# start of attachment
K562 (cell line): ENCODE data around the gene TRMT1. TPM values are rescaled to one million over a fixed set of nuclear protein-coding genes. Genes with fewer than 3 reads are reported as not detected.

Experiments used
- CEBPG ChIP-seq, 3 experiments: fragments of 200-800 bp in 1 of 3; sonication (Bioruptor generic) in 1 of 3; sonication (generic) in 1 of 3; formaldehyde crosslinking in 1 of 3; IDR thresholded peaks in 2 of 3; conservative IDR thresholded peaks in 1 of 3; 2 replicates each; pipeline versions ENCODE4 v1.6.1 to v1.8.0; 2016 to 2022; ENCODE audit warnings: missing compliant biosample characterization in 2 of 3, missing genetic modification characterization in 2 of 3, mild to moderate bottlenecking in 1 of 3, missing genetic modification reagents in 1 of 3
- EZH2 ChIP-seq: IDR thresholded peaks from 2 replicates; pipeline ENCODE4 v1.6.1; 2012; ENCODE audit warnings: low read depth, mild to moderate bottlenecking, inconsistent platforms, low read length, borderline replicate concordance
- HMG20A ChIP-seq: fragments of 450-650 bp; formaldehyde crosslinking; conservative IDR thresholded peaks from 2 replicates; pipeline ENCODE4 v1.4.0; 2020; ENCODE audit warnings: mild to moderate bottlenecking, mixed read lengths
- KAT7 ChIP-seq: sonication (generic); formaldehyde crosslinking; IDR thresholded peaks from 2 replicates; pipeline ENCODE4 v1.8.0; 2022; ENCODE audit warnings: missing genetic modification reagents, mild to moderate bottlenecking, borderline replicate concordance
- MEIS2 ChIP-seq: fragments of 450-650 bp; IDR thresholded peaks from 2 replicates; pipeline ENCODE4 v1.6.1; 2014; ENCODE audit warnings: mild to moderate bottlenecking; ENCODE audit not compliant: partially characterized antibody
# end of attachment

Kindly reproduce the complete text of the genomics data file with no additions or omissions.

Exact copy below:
K562 (cell line): ENCODE data around the gene TRMT1. TPM values are rescaled to one million over a fixed set of nuclear protein-coding genes. Genes with fewer than 3 reads are reported as not detected.

Experiments used
- CEBPG ChIP-seq, 3 experiments: fragments of 200-800 bp in 1 of 3; sonication (Bioruptor generic) in 1 of 3; sonication (generic) in 1 of 3; formaldehyde crosslinking in 1 of 3; IDR thresholded peaks in 2 of 3; conservative IDR thresholded peaks in 1 of 3; 2 replicates each; pipeline versions ENCODE4 v1.6.1 to v1.8.0; 2016 to 2022; ENCODE audit warnings: missing compliant biosample characterization in 2 of 3, missing genetic modification characterization in 2 of 3, mild to moderate bottlenecking in 1 of 3, missing genetic modification reagents in 1 of 3
- EZH2 ChIP-seq: IDR thresholded peaks from 2 replicates; pipeline ENCODE4 v1.6.1; 2012; ENCODE audit warnings: low read depth, mild to moderate bottlenecking, inconsistent platforms, low read length, borderline replicate concordance
- HMG20A ChIP-seq: fragments of 450-650 bp; formaldehyde crosslinking; conservative IDR thresholded peaks from 2 replicates; pipeline ENCODE4 v1.4.0; 2020; ENCODE audit warnings: mild to moderate bottlenecking, mixed read lengths
- KAT7 ChIP-seq: sonication (generic); formaldehyde crosslinking; IDR thresholded peaks from 2 replicates; pipeline ENCODE4 v1.8.0; 2022; ENCODE audit warnings: missing genetic modification reagents, mild to moderate bottlenecking, borderline replicate concordance
- MEIS2 ChIP-seq: fragments of 450-650 bp; IDR thresholded peaks from 2 replicates; pipeline ENCODE4 v1.6.1; 2014; ENCODE audit warnings: mild to moderate bottlenecking; ENCODE audit not compliant: partially characterized antibody